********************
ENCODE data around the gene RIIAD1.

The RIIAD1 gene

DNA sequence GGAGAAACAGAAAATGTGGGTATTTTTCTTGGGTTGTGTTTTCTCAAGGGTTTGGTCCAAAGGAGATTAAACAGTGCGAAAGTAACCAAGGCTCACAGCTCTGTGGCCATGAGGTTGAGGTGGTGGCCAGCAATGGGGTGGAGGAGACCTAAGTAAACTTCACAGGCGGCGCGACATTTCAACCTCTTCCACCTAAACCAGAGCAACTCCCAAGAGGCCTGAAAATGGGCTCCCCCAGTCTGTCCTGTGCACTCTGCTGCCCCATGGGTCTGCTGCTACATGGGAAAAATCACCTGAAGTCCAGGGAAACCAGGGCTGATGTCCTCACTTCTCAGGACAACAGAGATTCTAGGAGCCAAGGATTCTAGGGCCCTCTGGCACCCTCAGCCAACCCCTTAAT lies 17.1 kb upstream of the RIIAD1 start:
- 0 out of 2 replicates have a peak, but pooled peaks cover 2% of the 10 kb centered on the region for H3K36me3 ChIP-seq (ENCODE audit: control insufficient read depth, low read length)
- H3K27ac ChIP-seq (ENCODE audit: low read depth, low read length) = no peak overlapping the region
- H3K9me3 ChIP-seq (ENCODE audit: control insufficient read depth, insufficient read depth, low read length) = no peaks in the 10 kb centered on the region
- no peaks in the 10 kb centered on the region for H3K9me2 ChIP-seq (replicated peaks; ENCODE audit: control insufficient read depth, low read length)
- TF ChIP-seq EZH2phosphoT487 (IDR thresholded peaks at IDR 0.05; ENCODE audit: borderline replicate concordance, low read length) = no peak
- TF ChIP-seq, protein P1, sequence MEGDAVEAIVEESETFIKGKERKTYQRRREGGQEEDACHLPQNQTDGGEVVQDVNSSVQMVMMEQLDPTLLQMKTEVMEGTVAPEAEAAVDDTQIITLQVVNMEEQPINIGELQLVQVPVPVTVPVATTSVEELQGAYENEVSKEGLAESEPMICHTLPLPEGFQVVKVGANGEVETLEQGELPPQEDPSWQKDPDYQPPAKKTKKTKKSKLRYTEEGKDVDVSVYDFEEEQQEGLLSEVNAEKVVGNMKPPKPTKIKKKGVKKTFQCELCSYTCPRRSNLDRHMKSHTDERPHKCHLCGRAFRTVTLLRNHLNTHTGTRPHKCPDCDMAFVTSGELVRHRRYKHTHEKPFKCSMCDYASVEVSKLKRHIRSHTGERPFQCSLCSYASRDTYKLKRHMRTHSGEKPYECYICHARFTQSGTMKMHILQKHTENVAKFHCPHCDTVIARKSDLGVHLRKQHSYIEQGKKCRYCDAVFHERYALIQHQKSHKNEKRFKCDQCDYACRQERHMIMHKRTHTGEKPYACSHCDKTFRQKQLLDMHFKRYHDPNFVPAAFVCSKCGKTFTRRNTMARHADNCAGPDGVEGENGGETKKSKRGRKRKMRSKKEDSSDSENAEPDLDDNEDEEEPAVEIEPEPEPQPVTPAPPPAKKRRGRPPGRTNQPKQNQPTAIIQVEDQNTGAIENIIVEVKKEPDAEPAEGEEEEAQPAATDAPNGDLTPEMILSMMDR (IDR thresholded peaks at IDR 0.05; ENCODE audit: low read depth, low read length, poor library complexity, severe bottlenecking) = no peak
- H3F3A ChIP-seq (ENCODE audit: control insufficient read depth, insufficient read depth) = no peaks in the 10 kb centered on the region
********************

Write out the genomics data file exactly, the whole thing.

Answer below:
ENCODE data around the gene RIIAD1.

The RIIAD1 gene

DNA sequence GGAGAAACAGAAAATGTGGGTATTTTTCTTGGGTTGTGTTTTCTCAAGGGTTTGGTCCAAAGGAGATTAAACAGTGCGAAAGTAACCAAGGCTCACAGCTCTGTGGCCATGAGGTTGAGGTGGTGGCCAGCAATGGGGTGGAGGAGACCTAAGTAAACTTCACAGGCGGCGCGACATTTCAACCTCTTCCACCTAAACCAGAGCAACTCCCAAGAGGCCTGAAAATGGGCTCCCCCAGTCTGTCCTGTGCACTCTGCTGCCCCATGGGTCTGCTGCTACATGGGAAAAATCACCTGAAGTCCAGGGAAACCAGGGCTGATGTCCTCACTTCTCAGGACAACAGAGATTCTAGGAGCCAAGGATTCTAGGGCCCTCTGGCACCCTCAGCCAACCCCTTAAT lies 17.1 kb upstream of the RIIAD1 start:
- 0 out of 2 replicates have a peak, but pooled peaks cover 2% of the 10 kb centered on the region for H3K36me3 ChIP-seq (ENCODE audit: control insufficient read depth, low read length)
- H3K27ac ChIP-seq (ENCODE audit: low read depth, low read length) = no peak overlapping the region
- H3K9me3 ChIP-seq (ENCODE audit: control insufficient read depth, insufficient read depth, low read length) = no peaks in the 10 kb centered on the region
- no peaks in the 10 kb centered on the region for H3K9me2 ChIP-seq (replicated peaks; ENCODE audit: control insufficient read depth, low read length)
- TF ChIP-seq EZH2phosphoT487 (IDR thresholded peaks at IDR 0.05; ENCODE audit: borderline replicate concordance, low read length) = no peak
- TF ChIP-seq, protein P1, sequence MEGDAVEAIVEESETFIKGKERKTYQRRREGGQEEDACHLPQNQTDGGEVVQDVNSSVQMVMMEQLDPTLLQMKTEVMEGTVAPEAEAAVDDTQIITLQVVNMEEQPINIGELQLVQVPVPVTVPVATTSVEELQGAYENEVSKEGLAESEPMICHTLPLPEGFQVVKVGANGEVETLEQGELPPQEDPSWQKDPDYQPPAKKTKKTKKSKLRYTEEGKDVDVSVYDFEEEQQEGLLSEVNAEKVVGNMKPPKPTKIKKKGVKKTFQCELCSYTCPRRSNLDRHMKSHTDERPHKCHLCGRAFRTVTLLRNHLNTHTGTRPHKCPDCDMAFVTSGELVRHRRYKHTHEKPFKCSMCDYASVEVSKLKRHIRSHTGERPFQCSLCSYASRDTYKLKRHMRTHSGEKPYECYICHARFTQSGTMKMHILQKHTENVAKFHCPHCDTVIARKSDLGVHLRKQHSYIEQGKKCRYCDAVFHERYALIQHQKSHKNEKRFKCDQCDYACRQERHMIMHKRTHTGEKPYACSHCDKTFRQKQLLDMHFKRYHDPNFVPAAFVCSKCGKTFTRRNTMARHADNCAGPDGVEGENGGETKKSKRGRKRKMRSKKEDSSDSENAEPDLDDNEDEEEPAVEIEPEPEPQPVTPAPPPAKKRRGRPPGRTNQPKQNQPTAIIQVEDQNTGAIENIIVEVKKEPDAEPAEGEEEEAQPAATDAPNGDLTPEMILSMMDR (IDR thresholded peaks at IDR 0.05; ENCODE audit: low read depth, low read length, poor library complexity, severe bottlenecking) = no peak
- H3F3A ChIP-seq (ENCODE audit: control insufficient read depth, insufficient read depth) = no peaks in the 10 kb centered on the region